When it comes to architecture, Yale College has the mentality of the prototypical, snobbish modern art critic: If you like a chosen design, then you obviously have an eye for architecture; if you don’t, you must not understand it well enough to appreciate it.
Perhaps the best example of this in recent years is Yale’s decision to construct two new residential colleges. Despite the University’s insistence that it would take student opinion into account when making the decision, President Levin announced his support for the project on Feb. 18, 2008, only a week after a News poll revealed that only 25 percent of Yale students supported the creation of two new colleges and a full 49 percent outright opposed them.
Similarly, students have long ridiculed the infamous “modern” residential colleges, Morse and Ezra Stiles, despite the lavish praise often heaped upon them by both the administration and progressive architects. These colleges, designed by famous architect Eero Saarinen ARC ’34, were intended to be “radically different” residential colleges, and in this the architect succeeded spectacularly.
Saarinen himself described the project as an effort “to create an architecture which would recognize the individual as individual.” While one of his goals, dictated by prevailing student sentiment, was to create colleges largely composed of singles, the intention of many of his design choices remain a mystery. For one, Saarinen abandoned the concept of right angles, arguing that right angles confined the individual. Unfortunately, in his eagerness to innovate, he overlooked furniture’s affinity for square corners. Today, while the design does have its supporters, most students regard Morse and Stiles as the worst residential housing on campus, and some, including myself, considered it an outright disaster.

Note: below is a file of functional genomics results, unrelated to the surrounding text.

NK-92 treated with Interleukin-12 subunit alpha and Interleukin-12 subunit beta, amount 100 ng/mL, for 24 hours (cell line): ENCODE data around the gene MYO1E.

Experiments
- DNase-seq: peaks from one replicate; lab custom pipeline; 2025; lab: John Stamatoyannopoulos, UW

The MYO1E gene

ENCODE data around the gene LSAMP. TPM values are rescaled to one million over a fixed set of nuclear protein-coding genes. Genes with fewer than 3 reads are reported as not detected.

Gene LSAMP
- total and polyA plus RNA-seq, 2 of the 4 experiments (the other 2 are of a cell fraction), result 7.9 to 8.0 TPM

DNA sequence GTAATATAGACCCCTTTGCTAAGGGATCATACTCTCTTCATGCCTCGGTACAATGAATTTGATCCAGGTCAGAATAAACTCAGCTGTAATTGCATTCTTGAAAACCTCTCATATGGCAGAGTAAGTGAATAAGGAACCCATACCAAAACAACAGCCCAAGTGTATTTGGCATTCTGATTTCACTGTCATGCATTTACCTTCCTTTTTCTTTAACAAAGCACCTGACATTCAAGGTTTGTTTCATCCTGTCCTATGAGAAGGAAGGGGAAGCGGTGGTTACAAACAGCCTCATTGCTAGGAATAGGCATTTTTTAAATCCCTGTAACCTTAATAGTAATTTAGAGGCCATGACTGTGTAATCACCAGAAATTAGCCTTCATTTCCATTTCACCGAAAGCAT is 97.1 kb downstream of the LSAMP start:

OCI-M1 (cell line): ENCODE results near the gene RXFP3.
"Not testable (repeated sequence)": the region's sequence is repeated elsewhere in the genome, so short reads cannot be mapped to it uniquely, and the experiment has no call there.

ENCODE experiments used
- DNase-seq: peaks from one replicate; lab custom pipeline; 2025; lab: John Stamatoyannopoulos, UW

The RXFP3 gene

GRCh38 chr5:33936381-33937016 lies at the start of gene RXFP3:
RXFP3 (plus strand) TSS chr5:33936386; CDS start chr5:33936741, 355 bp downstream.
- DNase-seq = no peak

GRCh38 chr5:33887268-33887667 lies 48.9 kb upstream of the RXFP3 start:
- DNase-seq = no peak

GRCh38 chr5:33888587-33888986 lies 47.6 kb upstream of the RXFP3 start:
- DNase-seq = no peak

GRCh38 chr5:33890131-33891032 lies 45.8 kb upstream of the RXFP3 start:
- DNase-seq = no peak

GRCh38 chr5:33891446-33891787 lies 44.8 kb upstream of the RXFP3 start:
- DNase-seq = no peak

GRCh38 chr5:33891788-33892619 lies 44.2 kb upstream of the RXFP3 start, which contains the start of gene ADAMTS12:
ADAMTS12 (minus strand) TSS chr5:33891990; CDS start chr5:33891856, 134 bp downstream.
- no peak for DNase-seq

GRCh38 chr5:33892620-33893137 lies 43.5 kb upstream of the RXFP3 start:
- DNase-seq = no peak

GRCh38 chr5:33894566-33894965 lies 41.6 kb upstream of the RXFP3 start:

Why is this? Could it be that students are too ignorant of ’60s-era design philosophy to appreciate it, or is there another explanation? The simple and obvious explanation is that Morse and Stiles were built in an entirely original style without much, if any, student input. Thankfully, after 47 years, the University finally has an opportunity to rethink Morse and Stiles and finally reconcile Saarinen’s vision with students’ wishes.
Despite the opportunity, both the University and the project’s architects have never directly consulted students in either Morse or Stiles and have not provided a channel for constructive feedback of the planned renovation. Given the unique nature of the two colleges and the widely acknowledged disparity between them and other colleges, it would seem obvious that the individuals most able to fix the problems with the design are those who have lived in Morse and Stiles for years.
As a resident of a Morse sophomore suite that has been renovated to match the new design, I have to say I am concerned with the direction of the renovation. I believe that the architects have misunderstood the true advantages of living in Morse, for the planned renovation will remove many of the college’s perks.
Despite all that we complain about, Morse does possess many unique and good architectural amenities that cannot be found anywhere else in Yale’s residential college system. Our spacious built-in desks, large bookshelves, walk-in closets and plethora of singles can be more than adequate compensation for the lack of common rooms. By focusing on enhancing Morse’s unique amenities rather than destroying them in pursuit of making Morse like every other college, Yale could finally set right what was wrong with Saarinen’s original design and the execution of it.
The problem, however, is that neither Yale nor its architectural firm is aware of even the possibility of what I have just outlined because they have not taken the time to ask. I would go so far as to say that they have actively dismissed any criticism of or feedback on their plans. It seems as though the reasoning behind this is guided by the belief that students are merely temporary residents without any special insight. Sadly, such a view is shortsighted, and nothing could be further from the truth.
As the residents who have to live in these buildings, we understand their failings and successes better than anyone else could hope to. When buildings are designed without the input of their target inhabitants, the results can be disastrous. It would be a tremendous waste of $150 million to make the same mistake twice and find the students no happier than they had been before.
In the future, the Yale administration should give more value to the insight that student opinion can provide. To move forward on any major residential project without student feedback is a tremendous mistake and one from which I had hoped the administration would have learned in the past.
John Scrudato is a sophomore in Morse College.